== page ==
The Folsom Family and Tavern

An image of the Folsom Tavern today.

The state chapter of the Society of the Cincinnati started here after the Revolutionary War.

The Folsom Tavern in Exeter, New Hampshire, was built by Colonel Samuel Folsom during 1775. Samuel (1732-1790) was the brother of General Nathaniel Folsom, a delegate for New Hampshire in the Continental Congress (1774 and 1777-1780) and a major general of the New Hampshire militia.

The structure replaced a previous building that had burned about 1768. That building was erected by the grandfather of Samuel and Nathaniel (Deacon John Folsom) and faced the river. The new tavern stood facing the square and was located on the corner of Water Street and Front Street.

Samuel was a lieutenant colonel of the Exeter Corps of Independent Cadets commanded by Colonel John Phillips. During 1780, Samuel married his second wife, Elizabeth Emery, with whom he had four children—Nancy (known as Anna), Samuel, Betsy (known as Elizabeth) and Joanna.

Former commissioned officers of the Continental Army during the Revolutionary War met at the tavern on Tuesday, November 18, 1783, to form the New Hampshire chapter of the Society of the Cincinnati. George Washington was the Society’s first president.

Six years later, President George Washington stopped at the tavern on the morning of November 4 “to partake of a collation” during his tour of New England. Local lore has him kissing Elizabeth Emery’s sister, Margaret.

Tavern Changes Hands

When Samuel died during 1790, his estate passed to his wife and his three daughters. The widow continued to run the tavern until her death during 1805. The property remained in the Folsom family until it was sold during 1856 to Dr. George W. Dearborn, a local eccentric druggist. When he retired, Dr. Dearborn converted the residence in a museum. In the basement, he kept many rare curios for sale and the building became known as the “Old Curiosity Shop.”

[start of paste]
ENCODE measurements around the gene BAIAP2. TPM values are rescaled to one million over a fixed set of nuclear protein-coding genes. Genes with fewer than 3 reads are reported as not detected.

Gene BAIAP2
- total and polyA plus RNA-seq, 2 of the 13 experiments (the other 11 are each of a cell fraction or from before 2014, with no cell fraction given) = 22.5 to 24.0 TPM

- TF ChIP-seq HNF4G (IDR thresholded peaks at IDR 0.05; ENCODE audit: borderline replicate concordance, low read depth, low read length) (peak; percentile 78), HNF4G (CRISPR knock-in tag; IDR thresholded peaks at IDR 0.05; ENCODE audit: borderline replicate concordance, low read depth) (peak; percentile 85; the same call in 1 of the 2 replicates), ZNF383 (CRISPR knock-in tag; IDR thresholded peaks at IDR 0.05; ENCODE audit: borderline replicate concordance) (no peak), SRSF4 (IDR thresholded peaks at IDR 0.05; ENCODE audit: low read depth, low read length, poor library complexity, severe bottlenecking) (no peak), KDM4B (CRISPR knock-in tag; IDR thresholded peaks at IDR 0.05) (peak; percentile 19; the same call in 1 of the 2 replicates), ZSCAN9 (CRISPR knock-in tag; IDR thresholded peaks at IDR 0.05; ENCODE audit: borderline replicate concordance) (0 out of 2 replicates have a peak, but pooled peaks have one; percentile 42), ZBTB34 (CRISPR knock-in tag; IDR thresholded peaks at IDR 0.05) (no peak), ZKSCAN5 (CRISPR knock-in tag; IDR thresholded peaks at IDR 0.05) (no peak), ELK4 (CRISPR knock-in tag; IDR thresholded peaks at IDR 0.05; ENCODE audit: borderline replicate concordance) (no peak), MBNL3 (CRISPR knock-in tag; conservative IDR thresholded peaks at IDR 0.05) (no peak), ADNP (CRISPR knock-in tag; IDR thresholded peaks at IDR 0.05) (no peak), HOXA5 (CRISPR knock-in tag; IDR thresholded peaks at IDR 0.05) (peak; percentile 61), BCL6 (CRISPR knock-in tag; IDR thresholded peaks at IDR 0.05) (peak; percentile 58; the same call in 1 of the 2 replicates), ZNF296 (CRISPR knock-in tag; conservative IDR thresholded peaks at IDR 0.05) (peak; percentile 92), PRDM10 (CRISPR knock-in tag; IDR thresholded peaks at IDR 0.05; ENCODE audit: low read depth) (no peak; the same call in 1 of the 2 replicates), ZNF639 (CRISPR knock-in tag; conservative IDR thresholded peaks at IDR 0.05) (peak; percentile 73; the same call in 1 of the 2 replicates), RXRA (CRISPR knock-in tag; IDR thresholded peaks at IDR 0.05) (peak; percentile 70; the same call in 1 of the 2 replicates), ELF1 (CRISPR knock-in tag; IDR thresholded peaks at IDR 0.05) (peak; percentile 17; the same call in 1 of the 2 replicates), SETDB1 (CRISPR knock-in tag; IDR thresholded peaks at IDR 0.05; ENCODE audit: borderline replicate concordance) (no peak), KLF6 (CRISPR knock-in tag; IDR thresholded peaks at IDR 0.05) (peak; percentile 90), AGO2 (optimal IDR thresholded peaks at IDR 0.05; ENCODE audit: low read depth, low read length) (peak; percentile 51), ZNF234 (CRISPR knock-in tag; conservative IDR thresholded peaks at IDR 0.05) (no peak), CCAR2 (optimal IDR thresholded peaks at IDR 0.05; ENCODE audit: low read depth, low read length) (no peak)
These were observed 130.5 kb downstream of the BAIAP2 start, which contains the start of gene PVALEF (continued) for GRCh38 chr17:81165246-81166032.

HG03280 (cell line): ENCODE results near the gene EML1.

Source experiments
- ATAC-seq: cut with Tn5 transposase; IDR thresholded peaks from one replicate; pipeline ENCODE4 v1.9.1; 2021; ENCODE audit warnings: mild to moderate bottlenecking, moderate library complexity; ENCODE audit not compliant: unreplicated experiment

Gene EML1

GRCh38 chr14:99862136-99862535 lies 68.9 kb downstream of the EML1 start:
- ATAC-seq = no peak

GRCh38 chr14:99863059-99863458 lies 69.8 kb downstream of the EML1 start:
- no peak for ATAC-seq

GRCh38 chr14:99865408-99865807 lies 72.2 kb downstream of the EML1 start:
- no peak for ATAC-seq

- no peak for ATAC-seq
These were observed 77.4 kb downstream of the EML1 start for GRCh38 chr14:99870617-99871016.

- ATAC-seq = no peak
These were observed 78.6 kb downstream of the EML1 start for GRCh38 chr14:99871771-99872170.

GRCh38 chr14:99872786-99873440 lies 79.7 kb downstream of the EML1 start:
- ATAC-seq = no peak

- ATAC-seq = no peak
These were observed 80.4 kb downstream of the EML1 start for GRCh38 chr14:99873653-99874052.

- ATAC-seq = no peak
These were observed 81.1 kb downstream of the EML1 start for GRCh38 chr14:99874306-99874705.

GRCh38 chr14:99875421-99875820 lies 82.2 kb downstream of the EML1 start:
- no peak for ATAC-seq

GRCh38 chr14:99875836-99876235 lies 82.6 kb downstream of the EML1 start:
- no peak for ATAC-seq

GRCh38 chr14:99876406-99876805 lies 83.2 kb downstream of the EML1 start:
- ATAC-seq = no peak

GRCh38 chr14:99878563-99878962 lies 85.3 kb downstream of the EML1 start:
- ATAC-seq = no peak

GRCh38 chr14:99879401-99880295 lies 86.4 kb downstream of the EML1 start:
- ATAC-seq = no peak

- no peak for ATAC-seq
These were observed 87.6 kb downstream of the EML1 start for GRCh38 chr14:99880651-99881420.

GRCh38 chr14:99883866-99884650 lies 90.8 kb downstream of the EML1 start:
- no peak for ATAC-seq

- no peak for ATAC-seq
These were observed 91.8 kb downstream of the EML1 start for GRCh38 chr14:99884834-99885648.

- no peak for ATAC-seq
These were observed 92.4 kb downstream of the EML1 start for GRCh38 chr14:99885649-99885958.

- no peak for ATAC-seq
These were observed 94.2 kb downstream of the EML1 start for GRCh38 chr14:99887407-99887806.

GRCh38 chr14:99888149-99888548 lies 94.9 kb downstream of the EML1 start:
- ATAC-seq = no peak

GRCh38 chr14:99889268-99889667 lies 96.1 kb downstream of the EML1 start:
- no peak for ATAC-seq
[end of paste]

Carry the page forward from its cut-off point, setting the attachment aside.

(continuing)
During May 1869, the community approved the widening of Water Street to alleviate traffic congestion in the center of town. This forced the building to be set back from the street. The original chimneys were removed and the building was placed on a high foundation that allowed for shops and later the passenger station for the Exeter, Hampton & Amesbury St. Railway.

Dr. Dearborn died during 1896 and left his “corner estate” to Elizabeth Ewer, an unmarried local woman who was known as a mystic and landscape painter. She made some physical improvements, including windows, porch, entry way and an iron fence, and leased parts of the building for income to the local electric company, a millinery shop, a restaurant called “Washington’s Lunch” and a Chinese laundry.

Judge John Scammon, an honorary member of the society’s New Hampshire chapter, became the next owner of the building during 1909. Twenty years later, he sold the site to the Standard Oil Company and gave the building to the society. Members raised funds and moved the tavern to its 21 Spring Street location. During October 2004, the Folsom Tavern was moved again and possibly for the last time. Restoration was completed during 2007.